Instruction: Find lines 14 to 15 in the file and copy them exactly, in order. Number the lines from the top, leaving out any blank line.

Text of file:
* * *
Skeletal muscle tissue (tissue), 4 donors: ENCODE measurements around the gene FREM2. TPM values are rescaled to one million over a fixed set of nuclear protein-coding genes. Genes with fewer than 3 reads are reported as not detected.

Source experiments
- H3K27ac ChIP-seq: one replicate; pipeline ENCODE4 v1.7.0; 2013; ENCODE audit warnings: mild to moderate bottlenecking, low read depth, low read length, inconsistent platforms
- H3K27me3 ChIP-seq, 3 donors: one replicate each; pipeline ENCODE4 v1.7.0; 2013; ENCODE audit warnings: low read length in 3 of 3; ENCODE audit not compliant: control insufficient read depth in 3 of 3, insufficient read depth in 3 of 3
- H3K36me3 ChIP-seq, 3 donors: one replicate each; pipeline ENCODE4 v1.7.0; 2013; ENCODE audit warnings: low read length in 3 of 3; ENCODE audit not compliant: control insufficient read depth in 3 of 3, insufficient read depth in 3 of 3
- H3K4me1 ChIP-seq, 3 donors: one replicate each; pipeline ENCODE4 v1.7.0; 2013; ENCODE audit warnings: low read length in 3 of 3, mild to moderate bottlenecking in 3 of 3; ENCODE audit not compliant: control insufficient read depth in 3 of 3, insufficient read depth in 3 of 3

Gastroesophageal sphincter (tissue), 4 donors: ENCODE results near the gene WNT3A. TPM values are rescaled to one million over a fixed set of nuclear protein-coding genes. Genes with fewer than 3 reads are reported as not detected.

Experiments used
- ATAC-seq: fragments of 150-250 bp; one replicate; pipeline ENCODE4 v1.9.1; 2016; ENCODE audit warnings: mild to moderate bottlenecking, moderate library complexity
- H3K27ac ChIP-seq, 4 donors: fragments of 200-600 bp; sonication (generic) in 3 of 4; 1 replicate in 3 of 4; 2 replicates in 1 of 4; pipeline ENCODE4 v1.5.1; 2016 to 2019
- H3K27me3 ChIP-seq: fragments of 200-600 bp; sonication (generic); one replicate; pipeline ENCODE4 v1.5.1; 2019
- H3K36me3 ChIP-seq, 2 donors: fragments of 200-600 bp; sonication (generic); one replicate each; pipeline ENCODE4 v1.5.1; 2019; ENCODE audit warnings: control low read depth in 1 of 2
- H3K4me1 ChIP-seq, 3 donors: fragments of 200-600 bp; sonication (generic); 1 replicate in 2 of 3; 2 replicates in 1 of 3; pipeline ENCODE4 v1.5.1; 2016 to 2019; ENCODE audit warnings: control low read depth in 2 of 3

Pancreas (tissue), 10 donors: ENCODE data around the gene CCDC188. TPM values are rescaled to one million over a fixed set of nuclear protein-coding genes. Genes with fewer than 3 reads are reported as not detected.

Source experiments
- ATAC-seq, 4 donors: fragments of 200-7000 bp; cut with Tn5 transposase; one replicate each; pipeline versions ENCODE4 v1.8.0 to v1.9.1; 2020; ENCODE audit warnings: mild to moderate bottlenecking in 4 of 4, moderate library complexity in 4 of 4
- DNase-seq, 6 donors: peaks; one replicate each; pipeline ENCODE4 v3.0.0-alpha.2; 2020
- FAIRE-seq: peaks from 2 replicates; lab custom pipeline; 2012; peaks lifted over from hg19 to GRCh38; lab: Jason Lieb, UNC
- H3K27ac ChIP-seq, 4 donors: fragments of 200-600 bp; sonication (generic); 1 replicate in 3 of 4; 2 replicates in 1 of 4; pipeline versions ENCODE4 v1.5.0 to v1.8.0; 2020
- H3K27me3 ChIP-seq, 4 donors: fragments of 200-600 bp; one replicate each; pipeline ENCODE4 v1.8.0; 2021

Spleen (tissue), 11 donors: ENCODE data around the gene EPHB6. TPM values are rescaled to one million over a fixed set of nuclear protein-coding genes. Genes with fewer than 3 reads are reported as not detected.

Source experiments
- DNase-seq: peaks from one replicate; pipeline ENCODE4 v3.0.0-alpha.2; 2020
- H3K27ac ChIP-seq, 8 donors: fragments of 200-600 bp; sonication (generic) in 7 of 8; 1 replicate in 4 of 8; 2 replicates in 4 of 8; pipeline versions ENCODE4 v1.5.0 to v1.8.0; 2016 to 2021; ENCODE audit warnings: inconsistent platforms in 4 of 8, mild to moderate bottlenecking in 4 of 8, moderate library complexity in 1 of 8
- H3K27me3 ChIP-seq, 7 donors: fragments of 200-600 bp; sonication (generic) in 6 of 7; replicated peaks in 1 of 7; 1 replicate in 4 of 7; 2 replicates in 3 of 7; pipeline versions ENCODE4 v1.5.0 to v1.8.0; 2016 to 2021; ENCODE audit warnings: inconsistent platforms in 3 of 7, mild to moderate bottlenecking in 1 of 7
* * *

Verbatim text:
Pancreas (tissue), 10 donors: ENCODE data around the gene CCDC188. TPM values are rescaled to one million over a fixed set of nuclear protein-coding genes. Genes with fewer than 3 reads are reported as not detected.

Source experiments